Author-journalist Jill Geisler is in charge of the Freedom Forum Institute’s Power Shift project at the Newseum in Washington DC, which engages journalists and editors to have conversations on the gender imbalance in newsrooms. The project was launched in the wake of #MeToo revelations in newsrooms in the United States. Geisler, who is part of the Communications faculty at Loyola University in Chicago, speaks in this interview of the lessons learnt so far.
The #MeToo movement seems to have shattered the myth that newsrooms are one of the most liberal, and, hence, one of the safest, workspaces for women.
I don’t know if it has been spoken about as a safe space. But it has been spoken about as a space in which women have been under-represented in leadership roles and often had to fight to get equal pay and opportunities to lead. With the eruption of sexual misconduct stories, it seemed surprising to many people that this could go on for so long in organisations which hold others accountable. Here’s what we learnt in the United States. That the way we looked at harassment and the spectrum of misconduct is limited. It looked at what is illegal, when it is actually about the misuse of power. We found that disparities in power caused many people to be especially vulnerable to discrimination, harassment, and incivility. These three things are inextricably woven together. Where you find incivility, you will find a breeding ground for harassment and discrimination against the least powerful people, i.e. women, part-timers, freelancers, temporary employees, young or new employees, and employees who are minorities.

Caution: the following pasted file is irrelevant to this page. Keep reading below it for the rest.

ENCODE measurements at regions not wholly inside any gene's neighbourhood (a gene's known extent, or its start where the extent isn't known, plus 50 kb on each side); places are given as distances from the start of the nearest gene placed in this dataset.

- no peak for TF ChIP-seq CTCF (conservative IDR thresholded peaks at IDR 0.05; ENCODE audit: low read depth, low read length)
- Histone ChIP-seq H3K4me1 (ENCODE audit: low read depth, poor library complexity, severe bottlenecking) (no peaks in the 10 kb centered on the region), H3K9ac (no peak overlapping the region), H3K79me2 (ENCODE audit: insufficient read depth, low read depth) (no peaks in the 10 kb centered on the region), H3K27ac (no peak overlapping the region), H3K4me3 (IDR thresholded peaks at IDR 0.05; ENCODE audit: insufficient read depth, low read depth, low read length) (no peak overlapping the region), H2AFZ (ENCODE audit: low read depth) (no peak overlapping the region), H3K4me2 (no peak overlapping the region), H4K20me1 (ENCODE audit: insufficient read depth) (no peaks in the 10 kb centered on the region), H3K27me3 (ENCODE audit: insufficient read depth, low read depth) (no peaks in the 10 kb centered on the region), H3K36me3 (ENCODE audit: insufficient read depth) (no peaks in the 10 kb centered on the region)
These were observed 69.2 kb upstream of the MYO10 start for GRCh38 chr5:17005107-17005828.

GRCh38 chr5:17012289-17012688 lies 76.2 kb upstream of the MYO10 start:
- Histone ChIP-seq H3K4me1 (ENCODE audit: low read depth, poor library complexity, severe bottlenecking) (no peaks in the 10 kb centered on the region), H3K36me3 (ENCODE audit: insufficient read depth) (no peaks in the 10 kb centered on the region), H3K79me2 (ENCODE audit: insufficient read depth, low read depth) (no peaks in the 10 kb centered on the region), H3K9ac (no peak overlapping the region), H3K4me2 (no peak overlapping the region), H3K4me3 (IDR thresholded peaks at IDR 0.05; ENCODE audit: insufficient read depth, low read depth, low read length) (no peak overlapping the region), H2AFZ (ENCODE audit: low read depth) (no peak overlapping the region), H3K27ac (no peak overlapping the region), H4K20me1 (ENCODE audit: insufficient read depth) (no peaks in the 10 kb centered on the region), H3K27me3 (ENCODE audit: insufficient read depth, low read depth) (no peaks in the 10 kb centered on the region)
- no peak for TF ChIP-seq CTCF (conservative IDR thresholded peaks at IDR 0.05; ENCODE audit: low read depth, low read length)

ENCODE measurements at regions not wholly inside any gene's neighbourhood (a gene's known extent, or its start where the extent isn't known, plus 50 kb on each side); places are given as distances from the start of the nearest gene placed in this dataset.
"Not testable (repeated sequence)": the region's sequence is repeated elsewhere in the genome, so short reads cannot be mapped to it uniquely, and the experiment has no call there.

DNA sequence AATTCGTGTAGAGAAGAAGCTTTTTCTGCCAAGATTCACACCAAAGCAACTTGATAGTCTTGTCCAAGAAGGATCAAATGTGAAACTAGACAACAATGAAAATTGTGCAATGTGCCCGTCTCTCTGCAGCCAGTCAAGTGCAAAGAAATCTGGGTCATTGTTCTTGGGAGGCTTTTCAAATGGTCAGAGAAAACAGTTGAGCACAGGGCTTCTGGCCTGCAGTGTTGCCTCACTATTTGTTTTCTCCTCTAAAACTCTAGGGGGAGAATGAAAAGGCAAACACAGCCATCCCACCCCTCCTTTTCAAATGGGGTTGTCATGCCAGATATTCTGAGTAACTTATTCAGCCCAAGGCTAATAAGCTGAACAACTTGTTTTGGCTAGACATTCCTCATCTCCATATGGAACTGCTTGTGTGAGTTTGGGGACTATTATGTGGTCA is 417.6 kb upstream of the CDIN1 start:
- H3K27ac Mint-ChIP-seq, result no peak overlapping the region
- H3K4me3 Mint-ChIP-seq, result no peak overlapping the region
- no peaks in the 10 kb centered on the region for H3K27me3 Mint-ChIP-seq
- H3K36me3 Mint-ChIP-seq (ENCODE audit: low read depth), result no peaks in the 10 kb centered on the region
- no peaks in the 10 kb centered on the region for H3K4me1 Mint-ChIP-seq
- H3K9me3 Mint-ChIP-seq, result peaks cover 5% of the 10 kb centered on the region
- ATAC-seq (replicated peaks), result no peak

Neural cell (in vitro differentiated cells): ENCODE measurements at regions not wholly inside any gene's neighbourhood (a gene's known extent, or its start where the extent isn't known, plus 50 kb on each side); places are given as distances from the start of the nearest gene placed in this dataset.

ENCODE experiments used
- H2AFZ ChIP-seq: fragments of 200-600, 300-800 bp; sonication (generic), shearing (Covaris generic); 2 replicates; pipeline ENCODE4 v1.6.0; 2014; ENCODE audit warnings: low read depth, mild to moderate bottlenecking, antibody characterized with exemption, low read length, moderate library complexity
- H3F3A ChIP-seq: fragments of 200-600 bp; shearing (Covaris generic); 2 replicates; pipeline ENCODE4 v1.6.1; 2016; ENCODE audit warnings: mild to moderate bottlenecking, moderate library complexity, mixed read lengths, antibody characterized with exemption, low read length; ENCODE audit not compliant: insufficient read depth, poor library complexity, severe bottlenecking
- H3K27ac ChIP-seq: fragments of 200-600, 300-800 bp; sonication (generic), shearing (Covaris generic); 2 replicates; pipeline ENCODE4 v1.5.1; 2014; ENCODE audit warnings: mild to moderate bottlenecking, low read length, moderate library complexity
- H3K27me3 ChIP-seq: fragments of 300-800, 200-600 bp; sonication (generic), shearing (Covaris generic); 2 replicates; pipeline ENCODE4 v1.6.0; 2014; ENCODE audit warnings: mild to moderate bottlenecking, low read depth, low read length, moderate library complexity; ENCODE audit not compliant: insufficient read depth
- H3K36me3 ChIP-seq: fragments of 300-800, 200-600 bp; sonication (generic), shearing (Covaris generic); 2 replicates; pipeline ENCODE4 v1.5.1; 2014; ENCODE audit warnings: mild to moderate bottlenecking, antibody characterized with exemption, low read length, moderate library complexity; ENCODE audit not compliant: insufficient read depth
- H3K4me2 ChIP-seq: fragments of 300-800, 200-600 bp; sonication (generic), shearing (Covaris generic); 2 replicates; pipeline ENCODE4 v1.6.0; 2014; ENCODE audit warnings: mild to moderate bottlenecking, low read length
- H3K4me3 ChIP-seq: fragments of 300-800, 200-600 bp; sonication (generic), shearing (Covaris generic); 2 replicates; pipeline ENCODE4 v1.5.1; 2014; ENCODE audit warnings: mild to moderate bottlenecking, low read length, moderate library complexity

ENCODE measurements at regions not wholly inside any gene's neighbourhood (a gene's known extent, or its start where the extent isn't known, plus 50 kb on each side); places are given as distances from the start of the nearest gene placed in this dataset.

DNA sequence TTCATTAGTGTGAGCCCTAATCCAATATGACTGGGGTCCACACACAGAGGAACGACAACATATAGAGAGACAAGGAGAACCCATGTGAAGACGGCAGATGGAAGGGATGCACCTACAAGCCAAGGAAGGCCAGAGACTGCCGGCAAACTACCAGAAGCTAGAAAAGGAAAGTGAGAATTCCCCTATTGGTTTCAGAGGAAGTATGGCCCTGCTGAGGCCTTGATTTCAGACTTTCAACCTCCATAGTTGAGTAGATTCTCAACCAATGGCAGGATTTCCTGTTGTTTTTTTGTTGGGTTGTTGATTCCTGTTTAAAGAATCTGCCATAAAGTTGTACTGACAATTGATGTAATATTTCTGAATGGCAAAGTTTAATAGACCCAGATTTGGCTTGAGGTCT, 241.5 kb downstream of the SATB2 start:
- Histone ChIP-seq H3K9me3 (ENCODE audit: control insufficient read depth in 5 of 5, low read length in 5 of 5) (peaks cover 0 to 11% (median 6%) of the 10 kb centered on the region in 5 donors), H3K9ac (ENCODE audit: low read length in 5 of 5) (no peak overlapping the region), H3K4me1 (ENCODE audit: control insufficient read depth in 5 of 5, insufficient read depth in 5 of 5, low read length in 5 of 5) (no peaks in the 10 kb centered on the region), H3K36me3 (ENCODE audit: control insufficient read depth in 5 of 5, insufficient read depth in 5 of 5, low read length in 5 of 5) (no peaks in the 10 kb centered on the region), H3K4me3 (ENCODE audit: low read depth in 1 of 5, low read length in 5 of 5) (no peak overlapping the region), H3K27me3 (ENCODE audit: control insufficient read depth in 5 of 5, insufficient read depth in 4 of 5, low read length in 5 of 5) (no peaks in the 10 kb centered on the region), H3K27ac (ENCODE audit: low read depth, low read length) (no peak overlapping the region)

Considering that the perpetrators are most often serial offenders, would you say that had the women, who were relatively senior, spoken out against them, the younger lot in newsrooms would have been enabled to speak out?
A significant number of veteran female journalists said they had no recourse, there were no laws to protect them back then. In the 1970s, when women in my TV station were asked to dress up as Playboy Bunnies for a client party, they didn’t have any recourse. They had to be a good sport, right?